"Stand still, I'm trying to stabilise your holographic matrix," said the Doctor, scooping up his screwdriver.

"I've told you," said Annie, hurrying to the opposite side of the console, "I'm a ghost, I don't have a holographic matrix."

"Hold still!" ordered the Doctor, scurrying round the console after Annie. "Don't you want people to see you?"


"Annie Sawyer, meet Mr. and Mrs. Pond. Amy, Rory, this is my new companion, Annie."

"Hi," said Rory.

"It's always the pretty ones with you, isn't it, Doctor?" said Amy.

"You can see her!" said a delighted Doctor. He turned to Annie. "They can see you!"

Rory nudged Amy. "Has he gone a bit peculiar without us?"


"What's this in aid of?" the Doctor asked as Annie balanced the plate and mug on the console.

"It's tea. I always make tea."

"And hot buttered toast. You want something, don't you?"

"It's just-- ever since we went to visit Amy and Rory, I've been thinking about my friends, George and Nina, and..."

"You want to see them again?"

Annie shook her head sadly. "I can't. I said goodbye to them, properly said goodbye, the last time I went through the door. But I would like to do something nice for them."


"Look at it," the Doctor all but cooed. "It's a puppy."

"It's a werewolf," said Annie.

"Yes, but it's a little baby one. Hello there, tiny cross werewolf."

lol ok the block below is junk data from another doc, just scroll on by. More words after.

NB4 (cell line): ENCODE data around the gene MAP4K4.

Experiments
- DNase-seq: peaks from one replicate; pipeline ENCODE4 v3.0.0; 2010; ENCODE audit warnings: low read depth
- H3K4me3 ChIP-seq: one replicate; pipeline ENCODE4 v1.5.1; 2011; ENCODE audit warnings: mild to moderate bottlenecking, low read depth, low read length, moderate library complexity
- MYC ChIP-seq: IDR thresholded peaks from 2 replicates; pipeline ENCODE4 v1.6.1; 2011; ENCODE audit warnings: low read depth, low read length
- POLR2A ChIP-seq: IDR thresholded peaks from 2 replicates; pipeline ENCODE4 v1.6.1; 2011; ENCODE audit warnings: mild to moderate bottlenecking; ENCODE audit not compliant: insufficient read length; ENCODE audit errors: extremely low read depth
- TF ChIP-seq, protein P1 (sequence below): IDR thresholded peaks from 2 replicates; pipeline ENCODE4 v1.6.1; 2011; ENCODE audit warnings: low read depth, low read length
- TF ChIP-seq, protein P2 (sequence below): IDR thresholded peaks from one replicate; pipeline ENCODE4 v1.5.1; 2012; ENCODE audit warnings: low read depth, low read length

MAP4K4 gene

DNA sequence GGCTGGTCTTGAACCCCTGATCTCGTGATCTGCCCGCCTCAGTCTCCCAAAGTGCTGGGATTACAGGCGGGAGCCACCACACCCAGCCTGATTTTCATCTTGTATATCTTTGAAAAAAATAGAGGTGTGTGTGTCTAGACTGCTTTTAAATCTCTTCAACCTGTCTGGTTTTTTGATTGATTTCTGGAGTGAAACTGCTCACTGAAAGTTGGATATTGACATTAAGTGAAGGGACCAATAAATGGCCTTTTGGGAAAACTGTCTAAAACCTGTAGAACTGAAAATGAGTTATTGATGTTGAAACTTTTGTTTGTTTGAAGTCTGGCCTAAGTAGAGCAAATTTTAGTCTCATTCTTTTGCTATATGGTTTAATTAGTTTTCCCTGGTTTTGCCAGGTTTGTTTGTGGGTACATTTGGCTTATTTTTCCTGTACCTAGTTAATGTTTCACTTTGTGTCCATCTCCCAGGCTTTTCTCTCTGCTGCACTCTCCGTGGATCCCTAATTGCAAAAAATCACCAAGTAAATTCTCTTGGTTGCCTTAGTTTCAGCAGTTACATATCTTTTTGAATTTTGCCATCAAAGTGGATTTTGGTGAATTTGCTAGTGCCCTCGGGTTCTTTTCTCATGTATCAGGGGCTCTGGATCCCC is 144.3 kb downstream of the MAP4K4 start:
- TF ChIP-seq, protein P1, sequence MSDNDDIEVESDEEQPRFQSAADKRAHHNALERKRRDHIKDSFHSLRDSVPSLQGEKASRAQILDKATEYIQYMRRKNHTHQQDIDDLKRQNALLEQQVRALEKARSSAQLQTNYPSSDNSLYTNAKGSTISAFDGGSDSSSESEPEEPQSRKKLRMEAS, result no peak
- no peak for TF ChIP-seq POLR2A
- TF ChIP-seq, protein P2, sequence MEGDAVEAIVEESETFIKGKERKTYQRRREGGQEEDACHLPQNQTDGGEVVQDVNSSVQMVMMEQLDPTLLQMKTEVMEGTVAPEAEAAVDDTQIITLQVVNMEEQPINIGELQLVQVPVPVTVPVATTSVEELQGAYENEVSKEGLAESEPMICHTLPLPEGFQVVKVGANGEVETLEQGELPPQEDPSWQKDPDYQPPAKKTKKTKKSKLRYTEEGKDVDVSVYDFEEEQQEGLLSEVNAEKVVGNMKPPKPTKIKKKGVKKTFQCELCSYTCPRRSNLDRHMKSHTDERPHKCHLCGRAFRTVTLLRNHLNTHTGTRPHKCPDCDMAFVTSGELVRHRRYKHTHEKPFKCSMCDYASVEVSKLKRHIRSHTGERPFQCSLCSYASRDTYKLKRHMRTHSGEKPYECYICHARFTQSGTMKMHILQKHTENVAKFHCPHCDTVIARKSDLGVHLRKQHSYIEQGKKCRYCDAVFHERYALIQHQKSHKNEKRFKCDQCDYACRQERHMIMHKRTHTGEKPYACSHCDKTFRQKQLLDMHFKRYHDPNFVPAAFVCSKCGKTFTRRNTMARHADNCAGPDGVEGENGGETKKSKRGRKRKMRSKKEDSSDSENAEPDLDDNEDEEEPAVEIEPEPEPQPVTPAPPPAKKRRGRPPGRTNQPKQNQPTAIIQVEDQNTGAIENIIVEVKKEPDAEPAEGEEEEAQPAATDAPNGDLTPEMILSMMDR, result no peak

Annie smacked the Doctor's wrist. "Don't pet the werewolf."

"So, this is your friend's son?"

"Yes. Can you--? Can you make it so that he's normal, so that he never changes again?"

"Yes, it's a pretty common alien virus, lycanthropy. Like the cold, only with more hair." The Doctor zapped the miniature werewolf with the sonic screwdriver. "Annie, you do know that I would have helped your friends if I could? But they were infected too long ago, the virus is buried too deep in their cells."

"I know, Doctor. This is good, thank you."

The Doctor and Annie looked down at what was now a perfectly normal human infant.

"I still think it looked better with fur," the Doctor said mournfully.


Annie and the Doctor sat with the baby until morning.

"Why did you do it?" the Doctor asked. "Say goodbye to your friends, walk through that door?"

"It's hard to explain. All I could see was this vast expanse of time in front of me. Seeing my friends living this life I could never properly be part of. Watching them grow old and-- it was..."



The Doctor squeezed Annie's hand. "I know exactly what you mean."



"I wish you wouldn't call me that. How would you feel if I went around calling you 'The'."

"Confused, mainly. Anyway, getting off topic. I've just thought of the perfect planet for a holiday. Exists in two dimensions - so the people, the architecture, even the animals are forever fluctuating in and out of existence. Imagine it, you can be sitting having lunch and the entire restaurant just vanishes into another dimension."


The cafe flickered in and out of existence around them as the Doctor drank tea.

"Do you ever wonder why that door appeared in my house?" Annie asked.

"The TARDIS is a crafty old devil, maybe she knew you weren't meant for the men with sticks and rope?"

"You think?"

"Yeah. And maybe-- maybe she knew how much I needed a good cup of tea. Which," the Doctor looked into his mug, "this is not. Come on, let's go back to the TARDIS."